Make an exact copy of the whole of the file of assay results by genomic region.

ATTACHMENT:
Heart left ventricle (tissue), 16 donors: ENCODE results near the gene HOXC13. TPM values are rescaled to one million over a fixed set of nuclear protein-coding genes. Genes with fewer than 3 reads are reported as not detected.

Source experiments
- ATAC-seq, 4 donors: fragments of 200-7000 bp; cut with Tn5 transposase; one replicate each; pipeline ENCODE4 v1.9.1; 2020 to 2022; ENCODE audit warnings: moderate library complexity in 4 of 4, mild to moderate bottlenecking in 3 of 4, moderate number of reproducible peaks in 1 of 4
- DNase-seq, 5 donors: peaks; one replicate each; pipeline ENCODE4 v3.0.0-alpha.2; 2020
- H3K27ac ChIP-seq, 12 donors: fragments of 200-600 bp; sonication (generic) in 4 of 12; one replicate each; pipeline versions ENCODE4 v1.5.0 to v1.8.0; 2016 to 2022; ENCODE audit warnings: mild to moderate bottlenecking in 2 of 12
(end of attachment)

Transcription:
Heart left ventricle (tissue), 16 donors: ENCODE results near the gene HOXC13. TPM values are rescaled to one million over a fixed set of nuclear protein-coding genes. Genes with fewer than 3 reads are reported as not detected.

Source experiments
- ATAC-seq, 4 donors: fragments of 200-7000 bp; cut with Tn5 transposase; one replicate each; pipeline ENCODE4 v1.9.1; 2020 to 2022; ENCODE audit warnings: moderate library complexity in 4 of 4, mild to moderate bottlenecking in 3 of 4, moderate number of reproducible peaks in 1 of 4
- DNase-seq, 5 donors: peaks; one replicate each; pipeline ENCODE4 v3.0.0-alpha.2; 2020
- H3K27ac ChIP-seq, 12 donors: fragments of 200-600 bp; sonication (generic) in 4 of 12; one replicate each; pipeline versions ENCODE4 v1.5.0 to v1.8.0; 2016 to 2022; ENCODE audit warnings: mild to moderate bottlenecking in 2 of 12